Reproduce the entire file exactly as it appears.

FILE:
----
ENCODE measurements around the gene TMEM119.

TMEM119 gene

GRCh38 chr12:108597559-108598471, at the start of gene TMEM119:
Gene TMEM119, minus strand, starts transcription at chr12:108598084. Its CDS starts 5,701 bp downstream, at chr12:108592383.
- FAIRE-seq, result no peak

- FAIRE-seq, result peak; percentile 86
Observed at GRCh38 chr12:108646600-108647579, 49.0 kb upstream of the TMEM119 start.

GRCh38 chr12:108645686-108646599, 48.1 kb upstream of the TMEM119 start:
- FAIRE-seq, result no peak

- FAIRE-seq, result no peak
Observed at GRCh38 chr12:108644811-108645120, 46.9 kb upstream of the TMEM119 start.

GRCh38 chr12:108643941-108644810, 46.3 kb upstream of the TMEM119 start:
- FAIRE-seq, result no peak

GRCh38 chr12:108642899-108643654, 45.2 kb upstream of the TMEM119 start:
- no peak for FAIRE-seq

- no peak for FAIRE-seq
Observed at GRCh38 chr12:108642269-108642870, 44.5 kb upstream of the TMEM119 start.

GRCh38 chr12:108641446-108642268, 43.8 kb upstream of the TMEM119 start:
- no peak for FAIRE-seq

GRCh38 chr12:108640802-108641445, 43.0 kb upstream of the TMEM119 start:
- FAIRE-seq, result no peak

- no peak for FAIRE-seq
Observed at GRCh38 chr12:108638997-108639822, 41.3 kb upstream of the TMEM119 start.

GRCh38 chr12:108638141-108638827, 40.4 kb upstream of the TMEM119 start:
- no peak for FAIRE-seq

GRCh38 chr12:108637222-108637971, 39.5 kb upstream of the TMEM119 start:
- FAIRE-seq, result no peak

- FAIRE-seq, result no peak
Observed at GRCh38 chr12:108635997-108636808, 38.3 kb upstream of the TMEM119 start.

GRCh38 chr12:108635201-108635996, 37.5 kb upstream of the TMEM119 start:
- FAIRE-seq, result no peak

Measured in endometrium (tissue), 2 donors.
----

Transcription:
ENCODE measurements around the gene TMEM119.

TMEM119 gene

GRCh38 chr12:108597559-108598471, at the start of gene TMEM119:
Gene TMEM119, minus strand, starts transcription at chr12:108598084. Its CDS starts 5,701 bp downstream, at chr12:108592383.
- FAIRE-seq, result no peak

- FAIRE-seq, result peak; percentile 86
Observed at GRCh38 chr12:108646600-108647579, 49.0 kb upstream of the TMEM119 start.

GRCh38 chr12:108645686-108646599, 48.1 kb upstream of the TMEM119 start:
- FAIRE-seq, result no peak

- FAIRE-seq, result no peak
Observed at GRCh38 chr12:108644811-108645120, 46.9 kb upstream of the TMEM119 start.

GRCh38 chr12:108643941-108644810, 46.3 kb upstream of the TMEM119 start:
- FAIRE-seq, result no peak

GRCh38 chr12:108642899-108643654, 45.2 kb upstream of the TMEM119 start:
- no peak for FAIRE-seq

- no peak for FAIRE-seq
Observed at GRCh38 chr12:108642269-108642870, 44.5 kb upstream of the TMEM119 start.

GRCh38 chr12:108641446-108642268, 43.8 kb upstream of the TMEM119 start:
- no peak for FAIRE-seq

GRCh38 chr12:108640802-108641445, 43.0 kb upstream of the TMEM119 start:
- FAIRE-seq, result no peak

- no peak for FAIRE-seq
Observed at GRCh38 chr12:108638997-108639822, 41.3 kb upstream of the TMEM119 start.

GRCh38 chr12:108638141-108638827, 40.4 kb upstream of the TMEM119 start:
- no peak for FAIRE-seq

GRCh38 chr12:108637222-108637971, 39.5 kb upstream of the TMEM119 start:
- FAIRE-seq, result no peak

- FAIRE-seq, result no peak
Observed at GRCh38 chr12:108635997-108636808, 38.3 kb upstream of the TMEM119 start.

GRCh38 chr12:108635201-108635996, 37.5 kb upstream of the TMEM119 start:
- FAIRE-seq, result no peak

Measured in endometrium (tissue), 2 donors.